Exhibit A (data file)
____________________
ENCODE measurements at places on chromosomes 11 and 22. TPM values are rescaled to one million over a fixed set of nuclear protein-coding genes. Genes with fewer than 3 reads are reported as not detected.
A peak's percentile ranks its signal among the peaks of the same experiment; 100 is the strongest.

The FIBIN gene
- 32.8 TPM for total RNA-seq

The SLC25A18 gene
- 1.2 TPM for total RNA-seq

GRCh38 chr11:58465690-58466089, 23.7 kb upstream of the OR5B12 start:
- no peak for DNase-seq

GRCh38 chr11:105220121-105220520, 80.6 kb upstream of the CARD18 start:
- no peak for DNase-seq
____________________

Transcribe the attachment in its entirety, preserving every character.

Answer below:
ENCODE measurements at places on chromosomes 11 and 22. TPM values are rescaled to one million over a fixed set of nuclear protein-coding genes. Genes with fewer than 3 reads are reported as not detected.
A peak's percentile ranks its signal among the peaks of the same experiment; 100 is the strongest.

The FIBIN gene
- 32.8 TPM for total RNA-seq

The SLC25A18 gene
- 1.2 TPM for total RNA-seq

GRCh38 chr11:58465690-58466089, 23.7 kb upstream of the OR5B12 start:
- no peak for DNase-seq

GRCh38 chr11:105220121-105220520, 80.6 kb upstream of the CARD18 start:
- no peak for DNase-seq